(2) changes in the behaviour of the cyber criminal; and
(3) administrative changes to the criminal defense system that sees more unified laws being enacted against cyber criminals.
If we take a look at each of these in turn.
Improved computer security
There is little doubt that businesses are not waiting on the criminal defense system to catch up with protecting their rights and taking it upon themselves to spend billions of dollars in improving their security systems. In many instances, those writing the improved computer security system packages have, themselves, previously been cyber criminals. Sending the fox out to catch the fox appears to be the modus operandi of the day. Notable here are finance and credit card companies, who are leading the way in developing technology that is less friendly to cyber criminal activity.
Changes in the behaviour of the cyber criminal
Notwithstanding the fact that businesses are spending billion in upgrading and improving their computer network systems, the cyber criminal themselves is also learning to adapt. Not sticking to tried and tested criminal behaviour, that can easily be replicated by new emerging criminals, leading cyber criminals are adapting to new technology with new cyber crimes. Even now we are hearing of criminal activity involving WiFi networks, where the security systems are more infant. Moreover, criminals are also making use of the WiFi system itself to cover their tracks when carrying out illegal activities. A new comer on the block, Voice Over Internet Protocol (VoIP), although not yet subject to major cyber criminal activity, is likely to be the next big thing that criminal gangs turn their attention to.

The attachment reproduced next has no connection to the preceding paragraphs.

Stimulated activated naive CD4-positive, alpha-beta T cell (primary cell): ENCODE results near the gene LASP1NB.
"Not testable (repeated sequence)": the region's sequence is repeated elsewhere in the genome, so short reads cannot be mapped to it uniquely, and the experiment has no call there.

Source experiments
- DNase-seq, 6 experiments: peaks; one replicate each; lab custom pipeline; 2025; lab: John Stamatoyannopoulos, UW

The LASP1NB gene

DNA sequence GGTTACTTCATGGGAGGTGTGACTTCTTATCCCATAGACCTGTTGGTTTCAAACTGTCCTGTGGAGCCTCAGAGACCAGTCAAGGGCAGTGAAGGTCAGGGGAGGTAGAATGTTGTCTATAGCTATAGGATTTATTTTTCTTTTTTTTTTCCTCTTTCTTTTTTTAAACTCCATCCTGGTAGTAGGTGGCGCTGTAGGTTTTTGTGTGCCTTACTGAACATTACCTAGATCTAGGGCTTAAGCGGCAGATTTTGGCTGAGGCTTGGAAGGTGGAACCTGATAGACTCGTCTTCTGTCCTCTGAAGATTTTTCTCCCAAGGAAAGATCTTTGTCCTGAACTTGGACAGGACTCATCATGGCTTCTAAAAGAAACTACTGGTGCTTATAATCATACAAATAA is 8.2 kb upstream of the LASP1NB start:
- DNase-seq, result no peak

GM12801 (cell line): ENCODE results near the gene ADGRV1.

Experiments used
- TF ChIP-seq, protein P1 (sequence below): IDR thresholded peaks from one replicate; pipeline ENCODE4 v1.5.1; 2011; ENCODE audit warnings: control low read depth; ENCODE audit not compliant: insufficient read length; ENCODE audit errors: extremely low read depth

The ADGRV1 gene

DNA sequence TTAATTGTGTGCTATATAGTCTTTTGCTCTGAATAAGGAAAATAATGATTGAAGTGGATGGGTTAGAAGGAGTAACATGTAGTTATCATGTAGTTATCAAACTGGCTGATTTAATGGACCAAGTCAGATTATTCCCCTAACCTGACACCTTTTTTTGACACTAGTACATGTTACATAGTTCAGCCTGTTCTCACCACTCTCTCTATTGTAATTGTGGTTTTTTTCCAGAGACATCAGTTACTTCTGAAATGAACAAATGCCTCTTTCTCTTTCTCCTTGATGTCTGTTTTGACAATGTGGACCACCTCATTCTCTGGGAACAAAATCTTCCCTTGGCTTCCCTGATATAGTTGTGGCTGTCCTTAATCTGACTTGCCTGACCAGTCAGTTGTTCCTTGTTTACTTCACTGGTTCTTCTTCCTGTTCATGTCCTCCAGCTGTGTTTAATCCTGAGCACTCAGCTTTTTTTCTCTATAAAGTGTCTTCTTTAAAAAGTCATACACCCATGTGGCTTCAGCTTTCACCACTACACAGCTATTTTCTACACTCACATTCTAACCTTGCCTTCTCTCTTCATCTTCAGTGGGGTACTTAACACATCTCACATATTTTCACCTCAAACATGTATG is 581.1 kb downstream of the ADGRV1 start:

Consequently, changes and upgrades to technology and their security systems is a double-edge sword. On the one hand it is very much a way that businesses can stay ahead of the cyber criminal. On the other hand, it is also a way that cyber criminals can move into new untapped areas. This cat and mouse game may well have a long way to run.
Administrative changes to the criminal defense system that sees more unified laws being enacted against cyber criminals
Although business can be seen to be making superhuman efforts to deter cyber crimes via upgrades to their security systems and innovative changes to technology, the rights of individual users of the computer networks are still not being fully protected. Nor will these changes have much of an effect on individual computer network users, who are more vulnerable to cyber-fraud crimes than break-ins to their actual networks. In other words, the social element of computer cybercrime needs addressing. Here, changes to the law are going to be needed if cyber criminals are going to be deterred. However, with a global tool such as the Internet, with reach-ability from almost anywhere in the world, how will this work without?
Clearly a united front on criminal defense laws against cyber crimes is going to be needed. If this cannot be implement on a global basis, then geographic areas are going to need to consider implementing these laws that a cross jurisdictional. The Council of Europe Convention on Cybercrime is an example of how this may be approached. However, with Internet technology and access now becoming more readily available to billions of people in South America and Asia, clear, concise and unified approach to the criminal activities of cyber criminal is going to need to the issue of the day if some form of criminal defense to cybercrime is going to be a success - either in the short-term or long-term. Implicit within these must be very strict laws to counter hard core criminal gang activities, such as crimes against children. To do otherwise would surely result in the Internet's image of being the last vestige of the wild, wild, west holding true - as a lawless environment where no criminal defense is required because no criminal action will be forthcoming.